Wednesday, February 9, 2011

My Picks: Shimano C35 Wheelset

As we roll toward the 2011 season I thought I'd throw up some of the products that I'm most excited about. When the Shimano C35 wheelset was announced last year I was immediately interested.

Over the past 5 years we've seen the wheels of choice go from lightweight low profile aluminum to ultra deep dish carbon aero wheels that aren't so light. It looks now like the scale has found it's balance point.

Over the past year I've become a huge fan of Shimano wheels. You won't find any flashy marketing behind them, they just get the job done, and done well.

My first experience came on Shimano's 29er wheel which led me to try the Ultegra tubeless clincher wheel which I promptly went about trying to destroy during 'cross season with a rear derailleur kicked into the rear wheel. After a small bout of breaking and replacing the damaged spokes the wheel survived into the road / gravel road season. I was really impressed how these wheels rode when they were set up with Hutichinson tubeless tires.

As cross season got closer, I ordered a second set of Ultegra's for my b-bike as well as a pair of the Shimano RS30 wheels for training. As the name suggests it is a medium profile wheel with a 30mm rim depth. I've been equally impressed with these hoops. At 1900+ grams they're stout, stiff and amazingly strong and won't break the bank.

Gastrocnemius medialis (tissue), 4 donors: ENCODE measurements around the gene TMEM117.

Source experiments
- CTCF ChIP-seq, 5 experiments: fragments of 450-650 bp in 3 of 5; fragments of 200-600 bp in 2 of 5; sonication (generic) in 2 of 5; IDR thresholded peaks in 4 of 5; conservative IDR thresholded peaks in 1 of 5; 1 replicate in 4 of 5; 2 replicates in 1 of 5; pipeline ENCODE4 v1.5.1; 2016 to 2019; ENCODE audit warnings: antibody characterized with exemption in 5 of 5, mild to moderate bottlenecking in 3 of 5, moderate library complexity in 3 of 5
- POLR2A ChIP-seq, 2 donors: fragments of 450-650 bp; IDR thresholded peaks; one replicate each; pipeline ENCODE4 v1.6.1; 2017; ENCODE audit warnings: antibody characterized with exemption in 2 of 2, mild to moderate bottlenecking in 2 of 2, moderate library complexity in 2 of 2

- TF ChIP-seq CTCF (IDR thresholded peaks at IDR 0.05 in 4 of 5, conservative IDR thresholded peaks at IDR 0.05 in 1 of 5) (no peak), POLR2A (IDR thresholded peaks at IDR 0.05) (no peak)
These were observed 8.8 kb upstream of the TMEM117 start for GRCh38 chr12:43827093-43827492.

Enter the C35. Again, as the name implies, it has a 35mm rim depth and is available in an aluminum/carbon clincher or full carbon tubular. After literally months of debate I've decided to make the jump back to tubulars for 2011 having walked away from them in the early 90's. At 1300+ grams that's a full 1.3 pounds lighter than my RS30 training wheels. The general rule of thumb is that rotating mass is four times greater than static mass, which means these wheels will make the bike feel like it's over 5 pounds lighter on race day.


jono said...

Fuck, now everybody on the Omaha CX Facebook group is going to be running tubulars next year. Those are sick wheels though. I got to play with a pair at the last Park Tool tech summit. They look sick in person.

MOD 2.0 said...

I wouldn't worry about it too much. I reached a point this season at two races where I felt not having tubulars held me back. Boulevard Cup and Ft. Collins.

Blvd Cup was a low pressure/cornering speed situation, FoCo was a mud situation. Every other race I was fine on my 6700's.

Honestly, I wouldn't bother with glue unless you have disposable income or really feel like it's holding you back.

For CX I'll have the C35's glued up with Challenge Fango's and a matching set on one pair of my 6700's for a dry set-up. I found a pair of NOS Bontrager RXL tubulars that I'll glue up with Challenges new mud tire and then have my Clement PDX's on the second set of 6700's for mud races. Two pair mud wheels, two pair dry wheels, RS30's for training.

erik said...

i just got a pair of challenge parigi-roubaix, and you're right about advantages of fine rubber. clinchers, but closer enough. anyway, i'm being nice see?

MOD 2.0 said...

Roubaix's are cool tires, you'll have to let me know how you like them. I was thinking of grabbing a pair for gravel.

RD said...

yeah I would be wondering how those work on mixed surface most the cx tires really only last about 2k if used pavement/gravel